Great deals of deregulation do typically lead to a boom, followed shortly by a crash.

The intrinsic problem with a completely free economy is that wealth attracts wealth and poverty attracts poverty. If you don't temper that with regulation, the people will temper it with violence.

Re:Price discovery make distribution efficient (0)

Anonymous Coward | more than 2 years ago | (#37800666)

No in this case it is gouging (have enough of a econ degree to even see that and see why it bad business to do it).

If you have 10k of something sitting on shelves one day and then the next the price has doubled. Because you *might* 3 months from now not be able to put as much on the shelves is called price gouging or profiteering.

http://en.wikipedia.org/wiki/Price_gouging [wikipedia.org]

For what you are talking about there would have to be 50 of the drives in the world. These guys make millions of them per year. There is *PLENTY* of inventory and *PLENTY* of competition. This is just retailers taking something they already have on their shelves and taking advantage of the situation. Not a perfect economy. That would be when they pay more they go ahead and raise the price. But they already paid for these goods... They are already a sunk cost. Meaning they are actually leaving money on the table. If you had paid attention in class they are not having MR=MC.

This sort of behavior people remember. There was a gas sub station that blew out during Katrina and there was a literal gas shortage here. One guy raised his prices to 9 bucks a gallon (nominal prices were 4-6 bucks depending on if they could get it). 1-2 weeks later the gas was running again. Within a year they closed that station. Why? People remembered him taking advantage of it and no longer shopped there.

Short term gain can cost you long term customers.

Re:Price discovery make distribution efficient (1)

Mr 44 (180750) | more than 2 years ago | (#37800108)

Perfect! If you can wait for your hard drives, by all means please do! Since there is now limited supply, you are leaving them for those who need them now (and are willing to pay for the priviledge).

Re:Price discovery make distribution efficient (1)

Lando (9348) | more than 2 years ago | (#37800532)

I agree, they are raising their prices based on a perceived crisis. But under our economic system, price for goods is not tied to cost of production or supply, but by what the greatest net income can be received. Capitalism assumes that everyone is fully informed regarding all issues, since people are limited in time and information, it's not quite a perfect system. The store owners are just using the news that hard drive manufacturing has been hurt to artificially raise their prices. We'll see how it works out. Since not all wholesalers are raising their prices, shopping around will still get a decent price and willing people to sell the stock they have on-hand. I can't imagine the floods have already reached the supply chain, especially for drive manufactures not located in the flooding so the raise in pricing is strictly artificial trying to capitalize on a perceived shortage rather than an actual one.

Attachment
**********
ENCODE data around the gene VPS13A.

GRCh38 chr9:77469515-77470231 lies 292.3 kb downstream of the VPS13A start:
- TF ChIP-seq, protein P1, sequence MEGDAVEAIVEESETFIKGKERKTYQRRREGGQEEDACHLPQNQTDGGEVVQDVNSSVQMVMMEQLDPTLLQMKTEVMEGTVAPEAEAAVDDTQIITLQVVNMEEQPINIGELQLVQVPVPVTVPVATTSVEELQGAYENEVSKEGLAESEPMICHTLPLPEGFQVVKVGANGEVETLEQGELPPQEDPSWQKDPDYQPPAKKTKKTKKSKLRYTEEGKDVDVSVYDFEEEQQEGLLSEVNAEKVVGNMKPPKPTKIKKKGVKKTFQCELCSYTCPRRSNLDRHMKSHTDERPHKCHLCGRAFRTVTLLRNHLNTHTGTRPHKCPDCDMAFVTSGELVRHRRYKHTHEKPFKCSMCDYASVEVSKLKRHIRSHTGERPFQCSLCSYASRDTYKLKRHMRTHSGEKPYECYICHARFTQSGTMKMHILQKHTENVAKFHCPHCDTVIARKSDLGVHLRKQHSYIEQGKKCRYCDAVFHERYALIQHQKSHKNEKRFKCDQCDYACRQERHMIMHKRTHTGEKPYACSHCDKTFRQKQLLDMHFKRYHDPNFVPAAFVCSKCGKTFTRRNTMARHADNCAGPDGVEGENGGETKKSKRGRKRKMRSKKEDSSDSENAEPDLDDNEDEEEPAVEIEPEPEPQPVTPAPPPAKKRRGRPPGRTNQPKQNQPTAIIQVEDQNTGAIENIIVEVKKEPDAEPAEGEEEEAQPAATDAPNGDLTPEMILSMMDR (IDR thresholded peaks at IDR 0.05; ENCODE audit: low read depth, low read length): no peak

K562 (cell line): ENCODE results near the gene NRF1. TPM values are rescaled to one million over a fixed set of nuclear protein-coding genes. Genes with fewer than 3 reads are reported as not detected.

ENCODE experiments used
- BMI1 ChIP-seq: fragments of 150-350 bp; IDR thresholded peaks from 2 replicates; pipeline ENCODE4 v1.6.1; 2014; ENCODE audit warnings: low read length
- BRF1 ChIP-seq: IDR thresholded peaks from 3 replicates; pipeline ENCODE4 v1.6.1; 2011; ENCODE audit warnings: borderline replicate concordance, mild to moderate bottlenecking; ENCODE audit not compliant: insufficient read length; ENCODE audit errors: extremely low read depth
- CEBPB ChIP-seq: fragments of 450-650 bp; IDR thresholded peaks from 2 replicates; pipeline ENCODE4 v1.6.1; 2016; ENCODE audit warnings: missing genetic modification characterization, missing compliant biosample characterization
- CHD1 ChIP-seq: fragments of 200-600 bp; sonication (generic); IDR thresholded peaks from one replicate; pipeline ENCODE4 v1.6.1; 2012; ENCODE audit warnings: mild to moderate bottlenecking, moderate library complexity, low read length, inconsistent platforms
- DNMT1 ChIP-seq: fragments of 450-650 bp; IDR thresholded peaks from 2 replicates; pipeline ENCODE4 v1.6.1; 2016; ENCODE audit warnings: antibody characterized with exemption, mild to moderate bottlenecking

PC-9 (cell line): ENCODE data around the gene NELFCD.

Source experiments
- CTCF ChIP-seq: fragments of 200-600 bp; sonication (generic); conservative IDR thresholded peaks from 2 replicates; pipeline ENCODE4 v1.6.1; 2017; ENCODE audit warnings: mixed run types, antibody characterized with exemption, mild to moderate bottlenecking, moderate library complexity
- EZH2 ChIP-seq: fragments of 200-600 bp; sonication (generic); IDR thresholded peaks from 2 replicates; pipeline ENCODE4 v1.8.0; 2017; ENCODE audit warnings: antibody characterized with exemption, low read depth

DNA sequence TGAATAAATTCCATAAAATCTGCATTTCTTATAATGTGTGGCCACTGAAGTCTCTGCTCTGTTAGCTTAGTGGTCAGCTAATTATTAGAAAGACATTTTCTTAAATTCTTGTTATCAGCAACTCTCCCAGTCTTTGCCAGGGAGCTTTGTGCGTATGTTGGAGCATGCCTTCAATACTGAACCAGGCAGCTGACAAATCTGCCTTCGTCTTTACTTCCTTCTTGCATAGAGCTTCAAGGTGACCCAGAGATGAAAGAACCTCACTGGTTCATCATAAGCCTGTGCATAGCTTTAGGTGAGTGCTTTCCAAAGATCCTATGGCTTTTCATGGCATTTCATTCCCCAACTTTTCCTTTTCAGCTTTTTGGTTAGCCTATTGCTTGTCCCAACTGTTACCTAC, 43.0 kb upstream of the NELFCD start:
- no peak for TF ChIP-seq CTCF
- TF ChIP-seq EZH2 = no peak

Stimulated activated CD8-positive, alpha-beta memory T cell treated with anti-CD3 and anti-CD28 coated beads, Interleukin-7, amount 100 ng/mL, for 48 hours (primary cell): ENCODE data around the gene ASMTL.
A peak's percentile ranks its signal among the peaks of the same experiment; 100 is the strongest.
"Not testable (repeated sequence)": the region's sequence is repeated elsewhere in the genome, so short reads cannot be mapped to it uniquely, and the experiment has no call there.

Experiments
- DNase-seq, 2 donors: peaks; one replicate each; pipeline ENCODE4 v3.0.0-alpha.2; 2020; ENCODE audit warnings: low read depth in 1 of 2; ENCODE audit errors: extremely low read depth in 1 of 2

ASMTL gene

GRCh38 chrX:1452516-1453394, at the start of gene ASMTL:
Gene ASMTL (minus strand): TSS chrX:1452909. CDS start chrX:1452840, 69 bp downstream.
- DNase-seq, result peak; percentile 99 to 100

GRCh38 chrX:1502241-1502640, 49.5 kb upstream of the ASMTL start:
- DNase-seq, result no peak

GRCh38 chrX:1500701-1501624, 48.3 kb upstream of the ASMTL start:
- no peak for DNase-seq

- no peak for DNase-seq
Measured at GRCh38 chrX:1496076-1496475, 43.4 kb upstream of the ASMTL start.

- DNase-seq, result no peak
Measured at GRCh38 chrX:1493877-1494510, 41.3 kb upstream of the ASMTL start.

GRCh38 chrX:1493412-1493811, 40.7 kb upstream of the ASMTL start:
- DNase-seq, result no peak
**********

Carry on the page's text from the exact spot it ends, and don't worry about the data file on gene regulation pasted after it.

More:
Re:Price discovery make distribution efficient (1)

Ichijo (607641) | more than 2 years ago | (#37800616)

This isn't efficient distribution, this is gouging.

Gouging is when a retailer sets the price higher than the market equilibrium rate where supply equals demand. If the price retailers have set creates a surplus, then there is gouging.

In this case, because there is no surplus because retailers are rationing by "limiting hard drive purchases to 1-2 drives per person," there is no gouging.

A more subjective definition of gouging is setting the price higher than some person is comfortable with. The term is often used in this manner by advocates of authoritarian governments to criticize the way capitalism efficiently allocates limited resources.

Re:Price discovery make distribution efficient (2, Insightful)

j00r0m4nc3r (959816) | more than 2 years ago | (#37800768)

This is definitely gouging. There is no supply shortage yet. Retailers are hiking prices on the anticipation of a shortage, which may or may not come to pass. There is a definite difference.

Re:Price discovery make distribution efficient (0)

Anonymous Coward | more than 2 years ago | (#37800054)

those, who truly need whatever the resource (HDDs in this case) to come up with the largest bid on it

Capitalism may be many things, but arbiter of need it is not.

Re:Price discovery make distribution efficient (1)

roman_mir (125474) | more than 2 years ago | (#37800058)

of-course it is. It's the only real and honest arbiter of need, because it's the only true way to discover a price - to bid for it.

Re:Price discovery make distribution efficient (1)